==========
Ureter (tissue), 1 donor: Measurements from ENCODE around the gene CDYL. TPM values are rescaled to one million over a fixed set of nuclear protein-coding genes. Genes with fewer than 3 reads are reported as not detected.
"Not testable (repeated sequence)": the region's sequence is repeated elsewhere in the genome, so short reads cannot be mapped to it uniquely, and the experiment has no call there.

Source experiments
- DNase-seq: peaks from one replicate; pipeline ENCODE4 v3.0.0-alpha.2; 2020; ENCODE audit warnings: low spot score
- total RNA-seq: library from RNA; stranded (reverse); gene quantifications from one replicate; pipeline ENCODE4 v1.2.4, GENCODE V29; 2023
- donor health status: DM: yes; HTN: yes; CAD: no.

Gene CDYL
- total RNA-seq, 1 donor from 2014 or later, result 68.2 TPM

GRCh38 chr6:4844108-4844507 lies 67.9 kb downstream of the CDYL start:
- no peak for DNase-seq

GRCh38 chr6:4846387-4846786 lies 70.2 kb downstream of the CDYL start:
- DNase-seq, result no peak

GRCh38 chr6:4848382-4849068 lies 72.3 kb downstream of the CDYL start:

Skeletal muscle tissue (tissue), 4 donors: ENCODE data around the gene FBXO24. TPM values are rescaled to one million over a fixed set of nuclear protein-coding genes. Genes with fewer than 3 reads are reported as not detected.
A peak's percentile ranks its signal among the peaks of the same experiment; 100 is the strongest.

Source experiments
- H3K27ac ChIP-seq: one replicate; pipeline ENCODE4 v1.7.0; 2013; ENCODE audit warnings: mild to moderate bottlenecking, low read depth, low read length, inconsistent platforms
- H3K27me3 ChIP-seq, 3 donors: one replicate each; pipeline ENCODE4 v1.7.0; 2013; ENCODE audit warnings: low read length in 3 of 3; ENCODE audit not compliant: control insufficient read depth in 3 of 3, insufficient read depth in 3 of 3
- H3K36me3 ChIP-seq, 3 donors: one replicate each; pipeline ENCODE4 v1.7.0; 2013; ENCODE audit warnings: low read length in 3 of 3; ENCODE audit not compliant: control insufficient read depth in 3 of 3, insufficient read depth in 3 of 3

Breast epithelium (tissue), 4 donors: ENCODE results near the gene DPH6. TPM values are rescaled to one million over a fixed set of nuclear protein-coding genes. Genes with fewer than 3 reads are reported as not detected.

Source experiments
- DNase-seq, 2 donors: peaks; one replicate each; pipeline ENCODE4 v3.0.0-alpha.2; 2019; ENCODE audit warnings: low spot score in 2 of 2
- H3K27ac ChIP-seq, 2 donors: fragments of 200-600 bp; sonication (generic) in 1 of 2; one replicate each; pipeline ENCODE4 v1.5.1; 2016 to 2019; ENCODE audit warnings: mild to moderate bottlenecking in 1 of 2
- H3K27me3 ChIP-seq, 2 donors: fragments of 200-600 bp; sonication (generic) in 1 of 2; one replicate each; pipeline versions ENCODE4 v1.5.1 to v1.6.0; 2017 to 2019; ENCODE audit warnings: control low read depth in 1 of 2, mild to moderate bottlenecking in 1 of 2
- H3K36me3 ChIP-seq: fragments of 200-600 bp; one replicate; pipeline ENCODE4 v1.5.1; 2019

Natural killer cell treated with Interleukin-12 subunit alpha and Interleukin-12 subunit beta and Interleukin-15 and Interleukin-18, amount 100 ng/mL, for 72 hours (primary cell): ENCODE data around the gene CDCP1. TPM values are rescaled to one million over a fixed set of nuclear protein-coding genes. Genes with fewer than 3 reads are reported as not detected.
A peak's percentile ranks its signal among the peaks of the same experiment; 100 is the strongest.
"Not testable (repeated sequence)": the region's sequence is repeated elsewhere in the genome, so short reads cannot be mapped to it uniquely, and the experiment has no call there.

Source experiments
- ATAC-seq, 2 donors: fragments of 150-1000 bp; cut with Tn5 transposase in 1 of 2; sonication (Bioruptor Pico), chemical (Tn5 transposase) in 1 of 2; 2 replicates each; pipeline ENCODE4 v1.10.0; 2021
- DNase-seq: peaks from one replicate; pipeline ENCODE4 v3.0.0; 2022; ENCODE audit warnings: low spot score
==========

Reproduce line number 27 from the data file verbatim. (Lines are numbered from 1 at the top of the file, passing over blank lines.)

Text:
A peak's percentile ranks its signal among the peaks of the same experiment; 100 is the strongest.